I’ve stayed away for two months – it’s coming back.

So, no words of wisdom here. I am an author who has self-published three small collections of folk tales indigenous to this part of the world. Everything I hear about getting published, from people who are really successful with their writing, is dedication, determination and discipline. I think that the added ingredient is enjoyment. The most successful authors are the ones who almost can’t help themselves–they have to write. I have found that I feel much better when I am writing poetry, which isn’t what I expected; I thought I was a story-teller. It has been quite a surprise and a great pleasure to find my poetry is acceptable.  The ultimate secret! Do what you’re good at.

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Health, Non-Fiction

My Story | Our Story Welcomes – Jane C. Colby


It is my pleasure to welcome and interview Jane Colby on our blog today.

Jane has been writing for many years. She has a BA Hons (1st) specializing in creative writing, and was a school principal until she was hit with a severe case of ME from a virus related to polio. She runs The Young ME Sufferers Trust. Her blog is at


My Writing Process

I was very happy Terry Gibson invited me to join her to discuss my writing pursuits. I got to know Terry through Twitter and found her own blog inspiring. Recently she posed a question about memories from childhood that sparked off just the right anecdote for a speech I was writing. Thanks, Terry!


What are you working on now?

Something I can’t wait to get on with–the next episode of my book ME – The New Plague 2. Its theme is the link between the disabling disease ‘ME’ (myalgic encephalomyelitis) and the dreadful scourge of polio, and it advocates strongly for the patient’s voice – too long drowned out – to be truly heard. Given this sobering theme, I need continuing inspiration. If it all sounds terribly ‘worthy’ and suspiciously boring, I’m happy to say that readers so far assure me it’s not!

There’s just no excuse for writing a boring book, is there? I open with a scene in a television studio … I had to lay it aside for a while because June 2014 was the 25th anniversary of the UK charity I run for children with ME at As part of our Fighting Injustice focus we have joined a legal action against a law that Scotland has enacted to give all children state guardians (now called Named Persons) who, it appears from the legislation, will be able to override the will of children’s parents. Now that our anniversary event in the House of Lords (Palace of Westminster) is over,and the papers filed with the Court, I can finally get into the book again.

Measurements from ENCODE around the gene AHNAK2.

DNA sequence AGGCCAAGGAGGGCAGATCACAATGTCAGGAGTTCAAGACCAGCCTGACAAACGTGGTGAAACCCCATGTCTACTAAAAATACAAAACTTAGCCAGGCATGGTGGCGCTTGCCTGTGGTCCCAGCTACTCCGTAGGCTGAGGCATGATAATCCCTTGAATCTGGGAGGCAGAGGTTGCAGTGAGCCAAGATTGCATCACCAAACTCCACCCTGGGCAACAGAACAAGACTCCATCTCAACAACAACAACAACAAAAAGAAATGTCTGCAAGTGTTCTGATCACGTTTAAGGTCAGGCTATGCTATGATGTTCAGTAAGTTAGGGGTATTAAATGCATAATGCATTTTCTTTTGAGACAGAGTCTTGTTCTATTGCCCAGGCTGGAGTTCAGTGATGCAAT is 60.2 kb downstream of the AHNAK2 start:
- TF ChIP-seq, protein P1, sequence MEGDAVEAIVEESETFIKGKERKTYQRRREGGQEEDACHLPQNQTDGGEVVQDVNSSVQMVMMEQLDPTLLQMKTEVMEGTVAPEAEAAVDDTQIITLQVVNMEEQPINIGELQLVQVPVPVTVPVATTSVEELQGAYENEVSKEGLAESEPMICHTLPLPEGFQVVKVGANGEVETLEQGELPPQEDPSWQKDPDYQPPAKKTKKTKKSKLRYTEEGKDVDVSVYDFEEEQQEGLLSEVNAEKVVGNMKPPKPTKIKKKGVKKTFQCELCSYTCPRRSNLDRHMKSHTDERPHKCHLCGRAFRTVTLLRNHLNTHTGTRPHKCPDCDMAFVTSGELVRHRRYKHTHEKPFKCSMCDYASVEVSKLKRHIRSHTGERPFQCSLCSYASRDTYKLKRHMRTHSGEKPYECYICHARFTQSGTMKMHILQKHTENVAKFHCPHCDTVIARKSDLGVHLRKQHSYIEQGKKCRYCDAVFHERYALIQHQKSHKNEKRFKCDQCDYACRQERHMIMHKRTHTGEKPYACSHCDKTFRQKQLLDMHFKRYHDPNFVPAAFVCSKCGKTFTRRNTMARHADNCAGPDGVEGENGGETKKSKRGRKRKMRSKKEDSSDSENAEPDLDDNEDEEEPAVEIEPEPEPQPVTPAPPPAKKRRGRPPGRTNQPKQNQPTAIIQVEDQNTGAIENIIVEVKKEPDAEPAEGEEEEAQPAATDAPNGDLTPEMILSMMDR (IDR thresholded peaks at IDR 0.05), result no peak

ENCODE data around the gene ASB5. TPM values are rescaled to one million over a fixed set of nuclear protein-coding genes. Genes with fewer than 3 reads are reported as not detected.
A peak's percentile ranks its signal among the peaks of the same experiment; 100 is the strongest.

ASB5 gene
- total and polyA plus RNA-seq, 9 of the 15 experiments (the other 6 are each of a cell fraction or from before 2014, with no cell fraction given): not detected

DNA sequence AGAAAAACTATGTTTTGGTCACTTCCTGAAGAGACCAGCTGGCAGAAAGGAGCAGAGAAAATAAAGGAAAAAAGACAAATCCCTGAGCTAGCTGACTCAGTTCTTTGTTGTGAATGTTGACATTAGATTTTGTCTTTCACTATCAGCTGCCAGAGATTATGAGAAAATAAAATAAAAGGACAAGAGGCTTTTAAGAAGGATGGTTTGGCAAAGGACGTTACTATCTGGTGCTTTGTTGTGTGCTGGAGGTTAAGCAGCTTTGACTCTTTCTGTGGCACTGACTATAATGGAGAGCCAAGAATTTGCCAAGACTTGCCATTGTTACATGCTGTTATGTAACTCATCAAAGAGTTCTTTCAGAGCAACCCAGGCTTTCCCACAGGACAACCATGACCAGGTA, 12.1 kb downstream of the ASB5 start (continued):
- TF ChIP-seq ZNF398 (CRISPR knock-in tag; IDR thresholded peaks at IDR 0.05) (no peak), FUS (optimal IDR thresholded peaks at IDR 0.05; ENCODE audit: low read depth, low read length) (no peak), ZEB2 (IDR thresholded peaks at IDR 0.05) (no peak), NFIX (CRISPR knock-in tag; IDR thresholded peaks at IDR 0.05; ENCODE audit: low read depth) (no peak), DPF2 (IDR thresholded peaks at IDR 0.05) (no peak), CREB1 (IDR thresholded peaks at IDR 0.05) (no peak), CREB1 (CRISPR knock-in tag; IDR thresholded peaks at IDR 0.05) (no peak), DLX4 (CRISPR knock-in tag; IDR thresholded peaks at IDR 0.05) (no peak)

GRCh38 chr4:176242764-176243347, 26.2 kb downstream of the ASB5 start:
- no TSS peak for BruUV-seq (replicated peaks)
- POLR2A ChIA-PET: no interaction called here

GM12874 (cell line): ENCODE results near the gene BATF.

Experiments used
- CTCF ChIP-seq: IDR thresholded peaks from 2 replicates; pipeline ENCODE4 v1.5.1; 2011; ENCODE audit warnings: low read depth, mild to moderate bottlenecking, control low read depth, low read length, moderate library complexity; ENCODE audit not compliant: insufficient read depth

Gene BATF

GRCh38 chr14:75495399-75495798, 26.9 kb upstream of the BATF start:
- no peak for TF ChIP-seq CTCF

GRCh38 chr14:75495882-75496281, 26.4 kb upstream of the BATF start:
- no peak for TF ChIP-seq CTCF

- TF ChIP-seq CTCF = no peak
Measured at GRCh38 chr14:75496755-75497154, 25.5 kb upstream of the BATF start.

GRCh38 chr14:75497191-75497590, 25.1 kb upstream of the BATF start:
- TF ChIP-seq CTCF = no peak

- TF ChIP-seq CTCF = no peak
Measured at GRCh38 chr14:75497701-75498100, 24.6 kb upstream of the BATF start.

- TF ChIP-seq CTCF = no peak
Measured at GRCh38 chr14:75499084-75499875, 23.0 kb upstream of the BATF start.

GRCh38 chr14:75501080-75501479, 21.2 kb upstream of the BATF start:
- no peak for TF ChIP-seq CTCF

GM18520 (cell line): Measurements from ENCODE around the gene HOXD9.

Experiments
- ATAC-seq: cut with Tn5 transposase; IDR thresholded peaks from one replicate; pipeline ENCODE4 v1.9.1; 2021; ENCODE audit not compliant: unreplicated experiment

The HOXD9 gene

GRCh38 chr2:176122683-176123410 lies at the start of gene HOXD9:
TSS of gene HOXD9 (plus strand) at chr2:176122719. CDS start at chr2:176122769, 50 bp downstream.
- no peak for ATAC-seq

What makes your work unusual?

Although it’s non-fiction, it’s written using creative writing techniques. I need to draw readers into it – especially those who wouldn’t choose to read about ME – I want to surprise them out of their expectations. It’s quite controversial. You could probably call it ‘friction’. It’s the first time I’ve published a book in this way, episode by episode, while I’m still writing it. Is it a blog or a book? Some readers have called it a blog. Whatever, I excitedly follow a method used by my writing hero, Charles Dickens. And that’s a buzz.


Are you a writer with a cause? Why do you write what you do?

Because I must. I long to write something different after I complete this book. Fiction, poetry, memoir, all of which I have studied and worked at, and love.

My involvement in this is the fault of my consultant microbiologist/friend, who dragged me into it, then vanished into the woodwork when our work caused a media storm! Dear Betty. But that’s another story. Most of my published work has so far been journal articles, features, guidelines, whatever works to spread knowledge of this much misunderstood disease. The rights of families to care for and educate their children in ways that help them recover must be promoted and defended. Like the mountain, this ginormous obstacle is there and I have to try to surmount it.


How does your writing process work?

Organically. Whether I’m converting longhand notes into text, or starting a piece from scratch on my computer, I usually wait until a line or two springs into my head. That indicates that my brain is ready. It takes far less time for the words and ideas to flow and it’s very like free writing. It works best for me to edit section by section, and not wait to do so in its entirety. I treat prose like poetry; each sentence must have rhythm; I must get the wording just so. I read it aloud, over and over; it must feel good in the mouth and be performance-ready. Like music. I’m far more ruthless than I was before. I prune and prune,  and finally I read it out to my ‘critical reader’ who will point out anything that jars.

If I’m writing poetry, it’s always done in a notebook. I’m fussy about notebooks. I like them multicoloured with a good texture. They have to feel good in the hand. Pens too. I grew up watching my artist father produce glorious calligraphy and developed a love of aesthetic writing tools. Does that help the writing itself? Who knows? I like to think it does. If there’s a deadline, I work best right up to it. Scary, but it concentrates the mind wonderfully.